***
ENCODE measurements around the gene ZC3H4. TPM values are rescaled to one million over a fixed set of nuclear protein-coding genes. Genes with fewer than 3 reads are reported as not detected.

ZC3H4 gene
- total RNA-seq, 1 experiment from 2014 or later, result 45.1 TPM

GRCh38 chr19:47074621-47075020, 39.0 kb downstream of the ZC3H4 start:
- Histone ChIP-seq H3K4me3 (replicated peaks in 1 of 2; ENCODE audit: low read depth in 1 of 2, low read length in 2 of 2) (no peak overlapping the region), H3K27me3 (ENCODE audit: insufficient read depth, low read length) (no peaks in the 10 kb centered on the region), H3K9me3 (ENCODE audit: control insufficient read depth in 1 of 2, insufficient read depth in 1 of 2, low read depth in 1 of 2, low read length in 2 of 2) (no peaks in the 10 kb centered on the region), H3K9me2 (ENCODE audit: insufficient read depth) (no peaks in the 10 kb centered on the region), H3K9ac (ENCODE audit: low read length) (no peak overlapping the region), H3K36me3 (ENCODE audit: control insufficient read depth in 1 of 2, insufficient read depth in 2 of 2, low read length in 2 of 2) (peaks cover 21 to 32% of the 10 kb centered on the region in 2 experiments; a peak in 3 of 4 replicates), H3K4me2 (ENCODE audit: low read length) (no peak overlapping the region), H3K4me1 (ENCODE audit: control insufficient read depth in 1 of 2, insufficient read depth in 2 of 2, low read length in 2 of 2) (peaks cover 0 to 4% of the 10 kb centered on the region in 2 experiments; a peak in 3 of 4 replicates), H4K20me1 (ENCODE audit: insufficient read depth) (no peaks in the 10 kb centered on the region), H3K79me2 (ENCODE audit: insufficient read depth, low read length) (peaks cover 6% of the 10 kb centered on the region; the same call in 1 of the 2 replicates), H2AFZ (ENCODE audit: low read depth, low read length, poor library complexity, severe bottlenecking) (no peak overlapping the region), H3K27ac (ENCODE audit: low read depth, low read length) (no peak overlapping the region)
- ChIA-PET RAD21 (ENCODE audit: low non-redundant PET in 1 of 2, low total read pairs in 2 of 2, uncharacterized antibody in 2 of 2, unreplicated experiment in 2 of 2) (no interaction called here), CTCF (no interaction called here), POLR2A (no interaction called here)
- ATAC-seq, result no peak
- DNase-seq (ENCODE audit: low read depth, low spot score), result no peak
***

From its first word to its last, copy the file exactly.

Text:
ENCODE measurements around the gene ZC3H4. TPM values are rescaled to one million over a fixed set of nuclear protein-coding genes. Genes with fewer than 3 reads are reported as not detected.

ZC3H4 gene
- total RNA-seq, 1 experiment from 2014 or later, result 45.1 TPM

GRCh38 chr19:47074621-47075020, 39.0 kb downstream of the ZC3H4 start:
- Histone ChIP-seq H3K4me3 (replicated peaks in 1 of 2; ENCODE audit: low read depth in 1 of 2, low read length in 2 of 2) (no peak overlapping the region), H3K27me3 (ENCODE audit: insufficient read depth, low read length) (no peaks in the 10 kb centered on the region), H3K9me3 (ENCODE audit: control insufficient read depth in 1 of 2, insufficient read depth in 1 of 2, low read depth in 1 of 2, low read length in 2 of 2) (no peaks in the 10 kb centered on the region), H3K9me2 (ENCODE audit: insufficient read depth) (no peaks in the 10 kb centered on the region), H3K9ac (ENCODE audit: low read length) (no peak overlapping the region), H3K36me3 (ENCODE audit: control insufficient read depth in 1 of 2, insufficient read depth in 2 of 2, low read length in 2 of 2) (peaks cover 21 to 32% of the 10 kb centered on the region in 2 experiments; a peak in 3 of 4 replicates), H3K4me2 (ENCODE audit: low read length) (no peak overlapping the region), H3K4me1 (ENCODE audit: control insufficient read depth in 1 of 2, insufficient read depth in 2 of 2, low read length in 2 of 2) (peaks cover 0 to 4% of the 10 kb centered on the region in 2 experiments; a peak in 3 of 4 replicates), H4K20me1 (ENCODE audit: insufficient read depth) (no peaks in the 10 kb centered on the region), H3K79me2 (ENCODE audit: insufficient read depth, low read length) (peaks cover 6% of the 10 kb centered on the region; the same call in 1 of the 2 replicates), H2AFZ (ENCODE audit: low read depth, low read length, poor library complexity, severe bottlenecking) (no peak overlapping the region), H3K27ac (ENCODE audit: low read depth, low read length) (no peak overlapping the region)
- ChIA-PET RAD21 (ENCODE audit: low non-redundant PET in 1 of 2, low total read pairs in 2 of 2, uncharacterized antibody in 2 of 2, unreplicated experiment in 2 of 2) (no interaction called here), CTCF (no interaction called here), POLR2A (no interaction called here)
- ATAC-seq, result no peak
- DNase-seq (ENCODE audit: low read depth, low spot score), result no peak